HA NOI (VNS)— Up to 40 per cent of tested bean sprout samples sold in Ha Noi's markets are infected with harmful bacteria, including E.coli, prompting national food safety officials to call for tightened controls on raw vegetables.
|Yen Phu Market in Ha Noi's Tay Ho District. Bean sprouts and vegetables in Ha Noi's markets have been tested for bacteria contamination. — VNA/VNS Photo Huu Oai
Head of the Plant Protection Department Nguyen Xuan Hong announced the result at a meeting yesterday following a test conducted on 50 bean sprout samples to check their Arsenic and bacteria levels.
Hong said the test proved the samples were safe from metalloid, but the high amount of micro-organisms on the product raised concern.
The micro-organisms, namely E.coli, Salmonella and Listeria, were found to be at an unsafe lavel for raw vegetables, which can lead to food poisoning.
According to Hong, the world has reported 46 severe cases of food poisoning related to micro-organisms since 1996.
He also said bacterial infection occurred on sprouts at various stages, ranging from seed processing and the use of water source to the unhygienic practice of producers and sellers.
"We have so far taken heeds on chemical residue on grown vegetables, not bacteria on ready-to-eat sprouts, which actually contain a higher risk of infection," Hong said.
He warned consumers to eat well-cooked sprouts instead of raw ones, even after being soaked in salty water, which hardly kills bacteria.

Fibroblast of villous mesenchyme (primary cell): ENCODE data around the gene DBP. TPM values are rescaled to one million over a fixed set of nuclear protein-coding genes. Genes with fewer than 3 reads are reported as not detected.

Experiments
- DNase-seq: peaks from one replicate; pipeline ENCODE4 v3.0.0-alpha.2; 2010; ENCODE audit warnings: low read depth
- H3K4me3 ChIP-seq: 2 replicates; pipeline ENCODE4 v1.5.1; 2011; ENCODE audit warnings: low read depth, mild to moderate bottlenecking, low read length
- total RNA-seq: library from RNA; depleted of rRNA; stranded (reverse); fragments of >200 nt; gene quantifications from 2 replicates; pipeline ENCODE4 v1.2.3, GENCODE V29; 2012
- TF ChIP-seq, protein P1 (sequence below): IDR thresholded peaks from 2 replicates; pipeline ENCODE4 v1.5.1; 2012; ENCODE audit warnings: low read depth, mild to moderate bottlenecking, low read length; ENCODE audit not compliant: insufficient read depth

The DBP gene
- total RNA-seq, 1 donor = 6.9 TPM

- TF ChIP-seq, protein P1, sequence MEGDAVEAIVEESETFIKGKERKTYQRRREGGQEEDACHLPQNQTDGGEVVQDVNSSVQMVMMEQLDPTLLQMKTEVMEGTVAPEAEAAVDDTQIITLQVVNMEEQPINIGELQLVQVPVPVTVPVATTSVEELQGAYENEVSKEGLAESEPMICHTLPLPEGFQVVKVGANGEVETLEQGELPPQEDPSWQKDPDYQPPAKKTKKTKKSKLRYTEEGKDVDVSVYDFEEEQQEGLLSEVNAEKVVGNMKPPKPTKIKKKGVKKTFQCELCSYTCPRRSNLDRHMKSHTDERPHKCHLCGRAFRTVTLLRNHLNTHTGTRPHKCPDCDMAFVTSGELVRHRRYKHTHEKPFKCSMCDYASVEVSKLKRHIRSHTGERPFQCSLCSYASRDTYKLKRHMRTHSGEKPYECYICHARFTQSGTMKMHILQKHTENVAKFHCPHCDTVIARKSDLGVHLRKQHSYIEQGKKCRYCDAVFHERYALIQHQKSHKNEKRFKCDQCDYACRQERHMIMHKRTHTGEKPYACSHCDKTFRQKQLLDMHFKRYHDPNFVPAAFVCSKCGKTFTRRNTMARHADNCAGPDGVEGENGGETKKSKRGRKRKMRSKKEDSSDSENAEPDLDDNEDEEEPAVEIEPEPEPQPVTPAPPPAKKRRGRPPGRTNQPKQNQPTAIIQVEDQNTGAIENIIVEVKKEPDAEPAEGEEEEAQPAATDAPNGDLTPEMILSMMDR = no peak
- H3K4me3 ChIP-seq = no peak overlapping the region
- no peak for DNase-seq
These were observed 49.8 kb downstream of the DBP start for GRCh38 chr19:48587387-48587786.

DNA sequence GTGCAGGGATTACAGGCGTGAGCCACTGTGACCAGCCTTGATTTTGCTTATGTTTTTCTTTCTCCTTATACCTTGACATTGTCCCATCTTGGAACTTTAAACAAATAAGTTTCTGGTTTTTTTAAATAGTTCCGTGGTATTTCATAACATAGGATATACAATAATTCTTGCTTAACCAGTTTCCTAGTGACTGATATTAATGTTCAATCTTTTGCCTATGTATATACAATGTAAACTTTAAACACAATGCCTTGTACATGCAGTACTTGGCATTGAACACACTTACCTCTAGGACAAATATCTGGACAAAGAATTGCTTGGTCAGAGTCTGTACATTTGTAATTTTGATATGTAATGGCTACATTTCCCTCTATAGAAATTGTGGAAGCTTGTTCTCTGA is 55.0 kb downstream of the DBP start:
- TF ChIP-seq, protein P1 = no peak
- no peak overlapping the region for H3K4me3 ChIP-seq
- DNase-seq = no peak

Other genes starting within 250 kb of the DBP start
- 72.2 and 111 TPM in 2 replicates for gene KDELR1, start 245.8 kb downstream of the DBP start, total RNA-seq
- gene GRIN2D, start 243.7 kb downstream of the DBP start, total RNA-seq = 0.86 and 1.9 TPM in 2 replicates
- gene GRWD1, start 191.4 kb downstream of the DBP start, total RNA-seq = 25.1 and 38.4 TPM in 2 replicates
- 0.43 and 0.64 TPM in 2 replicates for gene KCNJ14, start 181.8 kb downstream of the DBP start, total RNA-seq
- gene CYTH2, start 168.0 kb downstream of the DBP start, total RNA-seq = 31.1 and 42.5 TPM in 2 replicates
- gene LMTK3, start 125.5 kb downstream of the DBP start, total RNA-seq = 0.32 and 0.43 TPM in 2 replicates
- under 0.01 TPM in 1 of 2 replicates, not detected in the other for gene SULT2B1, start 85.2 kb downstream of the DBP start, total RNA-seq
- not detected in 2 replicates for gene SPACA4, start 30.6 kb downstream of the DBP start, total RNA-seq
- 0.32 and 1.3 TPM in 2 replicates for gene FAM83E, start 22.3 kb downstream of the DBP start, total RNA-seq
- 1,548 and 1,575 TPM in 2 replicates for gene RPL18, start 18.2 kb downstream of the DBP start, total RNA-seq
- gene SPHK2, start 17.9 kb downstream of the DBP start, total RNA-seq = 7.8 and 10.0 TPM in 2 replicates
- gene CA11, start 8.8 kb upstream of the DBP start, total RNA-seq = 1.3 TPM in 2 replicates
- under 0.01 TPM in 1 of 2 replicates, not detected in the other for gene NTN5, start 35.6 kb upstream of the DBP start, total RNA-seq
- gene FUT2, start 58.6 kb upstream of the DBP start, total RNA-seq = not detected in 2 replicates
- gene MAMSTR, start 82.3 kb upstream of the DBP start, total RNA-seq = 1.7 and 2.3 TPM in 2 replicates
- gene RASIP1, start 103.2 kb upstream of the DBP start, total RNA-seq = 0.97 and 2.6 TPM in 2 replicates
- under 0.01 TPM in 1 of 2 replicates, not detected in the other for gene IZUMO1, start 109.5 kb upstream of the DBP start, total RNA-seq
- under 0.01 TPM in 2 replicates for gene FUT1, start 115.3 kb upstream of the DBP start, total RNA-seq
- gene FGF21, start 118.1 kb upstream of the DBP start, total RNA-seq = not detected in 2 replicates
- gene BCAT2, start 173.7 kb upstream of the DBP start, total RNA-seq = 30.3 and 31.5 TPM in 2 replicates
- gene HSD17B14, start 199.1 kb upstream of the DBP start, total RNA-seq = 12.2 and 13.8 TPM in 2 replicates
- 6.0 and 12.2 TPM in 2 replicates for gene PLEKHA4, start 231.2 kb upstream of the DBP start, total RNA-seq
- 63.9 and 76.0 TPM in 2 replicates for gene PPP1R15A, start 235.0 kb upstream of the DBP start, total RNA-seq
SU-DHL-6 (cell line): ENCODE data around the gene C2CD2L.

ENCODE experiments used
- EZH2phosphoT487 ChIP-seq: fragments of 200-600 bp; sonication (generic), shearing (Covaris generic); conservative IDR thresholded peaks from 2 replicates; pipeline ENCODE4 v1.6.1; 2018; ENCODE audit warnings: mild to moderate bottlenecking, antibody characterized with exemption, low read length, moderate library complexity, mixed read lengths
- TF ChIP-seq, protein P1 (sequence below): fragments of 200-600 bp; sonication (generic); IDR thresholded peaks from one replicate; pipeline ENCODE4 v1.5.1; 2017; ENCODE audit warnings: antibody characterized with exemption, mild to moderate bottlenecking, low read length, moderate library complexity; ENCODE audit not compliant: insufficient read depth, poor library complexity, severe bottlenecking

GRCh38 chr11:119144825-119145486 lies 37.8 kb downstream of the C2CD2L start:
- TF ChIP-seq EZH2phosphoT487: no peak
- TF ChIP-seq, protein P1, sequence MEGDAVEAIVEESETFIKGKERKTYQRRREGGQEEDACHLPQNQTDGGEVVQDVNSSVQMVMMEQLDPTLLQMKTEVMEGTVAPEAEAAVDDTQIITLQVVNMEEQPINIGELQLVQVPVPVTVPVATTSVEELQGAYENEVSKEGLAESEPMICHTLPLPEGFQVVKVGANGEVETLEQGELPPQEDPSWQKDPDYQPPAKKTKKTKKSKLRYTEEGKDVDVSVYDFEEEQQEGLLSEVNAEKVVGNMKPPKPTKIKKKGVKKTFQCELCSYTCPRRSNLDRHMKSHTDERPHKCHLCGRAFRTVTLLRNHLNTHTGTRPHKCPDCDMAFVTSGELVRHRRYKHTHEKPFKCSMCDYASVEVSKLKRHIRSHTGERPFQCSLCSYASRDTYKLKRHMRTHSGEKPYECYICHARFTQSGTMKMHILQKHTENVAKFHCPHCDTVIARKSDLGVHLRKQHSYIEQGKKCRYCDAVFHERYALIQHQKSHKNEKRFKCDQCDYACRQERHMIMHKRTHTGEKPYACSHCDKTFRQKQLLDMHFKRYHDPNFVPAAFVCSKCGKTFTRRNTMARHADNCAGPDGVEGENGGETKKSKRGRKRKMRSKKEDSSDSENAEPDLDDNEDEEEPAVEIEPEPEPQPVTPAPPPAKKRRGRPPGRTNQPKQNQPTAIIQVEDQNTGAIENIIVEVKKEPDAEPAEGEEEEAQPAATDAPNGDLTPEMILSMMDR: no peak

Last month, the department detected bean sprouts from seven big producers in HCM City contaminated with dangerous chemicals originating from China.
The news has led to the ministry requesting localities to keep a close eye on producing and consuming sprouts.
Accordingly, Ha Noi yesterday issued an official letter to local concerned agencies to increase checks with stricter punishments for traders and producers who violate the warning.
Chinese fruits unsafe
Also at yesterday's meeting, the department disclosed that a month-long inspection from August 10 found that three types of fruit - grapes, plums and pomegranates - imported from China through Lang Son Border Gate violated food safety rules.
The department said it would step up checks and test Chinese grapes, potatoes and other black listed products.
Agriculture minister Cao Duc Phat told the meeting that though only 8-10 per cent of vegetables in Viet Nam tested postive for chemical residue, it was necessary to corner the most affected products for better control.
He also urged for the implementation of a clearer labelling system on safe vegetables in order to help build trust among consumers.
"People will pay higher prices if they know for sure the clear and safe origin of the product. The ministry can help enterprises to certify their vegetables," Phat said.
He also agreed with the Crop Cultivation Department to work with relevant agencies to map out technical standards in producing sprouts. The ministry's Department for Science and Technology was assigned to allocate funding to undertake the work.
The minister also suggested building up a network of collaborators in detecting cases related to food safety and disseminating information among various agencies and localities.
He explained that though the inspection undertaken by Government officials was necessary, malpractice sometimes hindered accurate assessments.
In regard to imported products, he asked for continued drastic action against violators with proper application of international rules, which include an import ban after three warnings. — VNS